Neurodiversity is an approach to education and capacity that acknowledges the fact that various neurological conditions are the result of normal variations in the human genome.
ADHD, autism, dyspraxia, and dyslexia are all considered neurodiverse conditions. Being neurodivergent means having a brain that works differently from the average or “neurotypical” person. For those who are neurodivergent, adaptations may be necessary in the hiring process and in the use of headphones.
It is also common for neurodevelopmental conditions to be misdiagnosed as mental illness due to lack of awareness. Experts believe that several successful historical figures were neurodivergent based on evidence from their lives. If you suspect that you or someone you care for is neurodivergent, the first step is to talk to your healthcare provider. People who understand that being neurodivergent does not mean they are sick or flawed are more likely to be happier and aim higher in their careers.
If you identify as neurodivergent or fall into one of the categories included in neurodiversity and would like support or more information, contact Disability Services. If you or a loved one has autism, find a local support group, therapist, or other mental health professional who can help you discuss some of the strengths of being neurodivergent. People with neurodivergent characteristics may need to spend a lot of time adapting to their work environment. The term “neurodivergent” is used to describe a variety of conditions related to cognitive abilities, although more often people with these conditions prefer “neurodiversity”.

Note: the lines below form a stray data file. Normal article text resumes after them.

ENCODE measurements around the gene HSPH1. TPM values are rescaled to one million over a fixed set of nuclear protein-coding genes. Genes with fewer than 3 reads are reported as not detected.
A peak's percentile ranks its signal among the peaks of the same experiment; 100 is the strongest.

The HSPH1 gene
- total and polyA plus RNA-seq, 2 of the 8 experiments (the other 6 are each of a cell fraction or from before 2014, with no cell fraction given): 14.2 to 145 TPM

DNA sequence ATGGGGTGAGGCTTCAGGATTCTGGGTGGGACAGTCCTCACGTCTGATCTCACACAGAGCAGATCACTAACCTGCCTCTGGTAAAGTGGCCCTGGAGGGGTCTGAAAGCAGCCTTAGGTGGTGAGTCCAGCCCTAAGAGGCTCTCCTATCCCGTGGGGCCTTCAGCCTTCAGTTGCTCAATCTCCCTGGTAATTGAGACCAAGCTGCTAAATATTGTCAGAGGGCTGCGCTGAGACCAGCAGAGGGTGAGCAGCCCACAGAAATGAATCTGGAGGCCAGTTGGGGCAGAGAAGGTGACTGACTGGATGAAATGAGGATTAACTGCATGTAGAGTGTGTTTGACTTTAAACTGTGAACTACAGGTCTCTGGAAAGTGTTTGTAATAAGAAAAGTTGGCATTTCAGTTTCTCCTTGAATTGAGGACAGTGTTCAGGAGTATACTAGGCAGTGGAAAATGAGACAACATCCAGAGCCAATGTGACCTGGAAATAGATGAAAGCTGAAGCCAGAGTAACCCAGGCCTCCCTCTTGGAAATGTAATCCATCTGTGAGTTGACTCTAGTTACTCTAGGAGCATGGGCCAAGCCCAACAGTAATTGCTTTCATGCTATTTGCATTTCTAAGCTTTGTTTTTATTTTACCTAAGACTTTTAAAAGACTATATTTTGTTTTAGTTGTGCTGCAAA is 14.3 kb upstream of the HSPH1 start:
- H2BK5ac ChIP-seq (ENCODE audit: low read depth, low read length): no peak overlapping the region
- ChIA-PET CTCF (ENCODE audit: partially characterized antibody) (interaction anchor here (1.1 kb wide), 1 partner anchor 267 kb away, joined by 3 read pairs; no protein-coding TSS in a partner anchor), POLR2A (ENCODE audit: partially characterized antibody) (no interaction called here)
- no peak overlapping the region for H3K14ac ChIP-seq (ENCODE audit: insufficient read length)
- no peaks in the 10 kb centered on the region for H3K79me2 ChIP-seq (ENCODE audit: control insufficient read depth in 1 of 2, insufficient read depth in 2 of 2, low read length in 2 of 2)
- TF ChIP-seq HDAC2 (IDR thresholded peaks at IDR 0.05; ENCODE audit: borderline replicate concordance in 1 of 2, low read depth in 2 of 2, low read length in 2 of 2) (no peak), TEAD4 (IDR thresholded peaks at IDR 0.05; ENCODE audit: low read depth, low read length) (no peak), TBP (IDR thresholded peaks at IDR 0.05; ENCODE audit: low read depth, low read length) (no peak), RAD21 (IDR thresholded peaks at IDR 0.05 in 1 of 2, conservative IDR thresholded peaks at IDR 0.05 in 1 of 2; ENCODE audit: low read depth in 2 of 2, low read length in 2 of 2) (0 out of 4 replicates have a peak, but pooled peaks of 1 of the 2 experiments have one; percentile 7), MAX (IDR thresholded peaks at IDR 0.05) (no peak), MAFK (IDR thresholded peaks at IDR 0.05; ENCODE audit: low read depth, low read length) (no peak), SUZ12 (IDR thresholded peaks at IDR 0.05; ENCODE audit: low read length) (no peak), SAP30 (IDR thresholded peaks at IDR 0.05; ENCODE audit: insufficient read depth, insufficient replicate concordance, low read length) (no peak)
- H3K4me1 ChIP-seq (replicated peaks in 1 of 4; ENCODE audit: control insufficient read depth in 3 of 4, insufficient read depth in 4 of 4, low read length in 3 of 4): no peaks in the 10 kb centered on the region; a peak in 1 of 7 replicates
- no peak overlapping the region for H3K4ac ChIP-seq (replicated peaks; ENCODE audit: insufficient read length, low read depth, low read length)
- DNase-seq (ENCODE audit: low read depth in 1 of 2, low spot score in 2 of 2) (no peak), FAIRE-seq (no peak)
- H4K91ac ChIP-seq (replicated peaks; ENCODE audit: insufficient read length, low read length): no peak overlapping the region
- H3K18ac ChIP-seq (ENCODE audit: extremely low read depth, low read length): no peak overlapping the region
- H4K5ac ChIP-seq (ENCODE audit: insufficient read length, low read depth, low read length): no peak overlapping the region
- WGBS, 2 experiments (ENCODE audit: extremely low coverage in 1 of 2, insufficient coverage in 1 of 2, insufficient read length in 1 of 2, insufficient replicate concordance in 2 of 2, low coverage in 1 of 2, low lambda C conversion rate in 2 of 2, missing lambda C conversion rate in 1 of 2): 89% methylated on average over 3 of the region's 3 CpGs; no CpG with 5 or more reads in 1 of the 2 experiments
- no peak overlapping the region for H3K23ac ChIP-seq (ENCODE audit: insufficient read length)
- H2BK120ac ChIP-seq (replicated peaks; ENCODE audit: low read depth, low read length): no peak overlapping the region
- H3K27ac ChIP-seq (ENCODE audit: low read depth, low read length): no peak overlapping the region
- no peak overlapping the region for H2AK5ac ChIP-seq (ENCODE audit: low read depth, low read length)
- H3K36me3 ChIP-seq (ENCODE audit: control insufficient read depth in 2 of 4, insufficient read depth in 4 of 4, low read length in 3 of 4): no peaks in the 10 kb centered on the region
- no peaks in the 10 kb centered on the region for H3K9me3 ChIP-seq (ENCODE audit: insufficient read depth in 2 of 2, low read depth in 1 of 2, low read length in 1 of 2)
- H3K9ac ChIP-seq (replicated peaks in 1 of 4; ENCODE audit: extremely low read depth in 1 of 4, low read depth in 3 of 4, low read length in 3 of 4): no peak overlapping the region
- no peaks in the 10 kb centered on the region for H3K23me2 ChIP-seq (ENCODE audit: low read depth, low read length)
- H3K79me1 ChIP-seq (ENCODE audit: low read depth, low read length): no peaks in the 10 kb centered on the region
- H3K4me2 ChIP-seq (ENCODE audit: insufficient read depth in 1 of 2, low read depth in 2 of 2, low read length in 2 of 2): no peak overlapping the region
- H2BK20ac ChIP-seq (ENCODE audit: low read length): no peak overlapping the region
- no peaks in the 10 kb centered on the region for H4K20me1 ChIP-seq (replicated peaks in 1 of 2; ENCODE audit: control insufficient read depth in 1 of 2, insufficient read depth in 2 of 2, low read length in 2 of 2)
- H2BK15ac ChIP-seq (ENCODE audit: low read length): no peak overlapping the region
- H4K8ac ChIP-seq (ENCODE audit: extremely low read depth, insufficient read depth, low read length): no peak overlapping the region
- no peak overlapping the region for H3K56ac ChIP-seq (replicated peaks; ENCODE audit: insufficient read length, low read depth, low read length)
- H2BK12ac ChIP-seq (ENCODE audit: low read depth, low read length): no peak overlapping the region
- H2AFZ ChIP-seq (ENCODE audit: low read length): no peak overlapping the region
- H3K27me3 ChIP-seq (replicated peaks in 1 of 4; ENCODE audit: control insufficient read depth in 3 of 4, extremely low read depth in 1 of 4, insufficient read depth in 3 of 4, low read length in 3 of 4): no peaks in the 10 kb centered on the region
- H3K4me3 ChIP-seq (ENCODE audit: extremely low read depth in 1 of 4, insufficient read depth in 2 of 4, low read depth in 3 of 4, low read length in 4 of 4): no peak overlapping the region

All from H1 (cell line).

There are several online spaces where groups of neurodivergent people meet, exchange information, discuss their experiences and difficulties, and offer advice and resources to each other. Regardless of whether it is identified as neurodivergent or not, it is important for people to know that those who are neurodivergent may have different preferences, especially when it comes to communication. Some other conditions such as schizophrenia, OCD, antisocial personality disorder, borderline personality disorder, dissociative disorder, and bipolar disorder can also be classified as forms of neurodivergence. People who are identified as neurodivergent usually have one or more of the conditions or disorders listed below: ADHD + bipolar disorder, autism spectrum disorder (ASD), dyslexia, dyscalculia, dysgraphia, dyspraxia, Tourette syndrome (TS), obsessive-compulsive disorder (OCD), attention deficit hyperactivity disorder (ADHD), executive functioning disorder (EFD), nonverbal learning disability (NVLD), sensory processing disorder (SPD), and post-traumatic stress disorder (PTSD).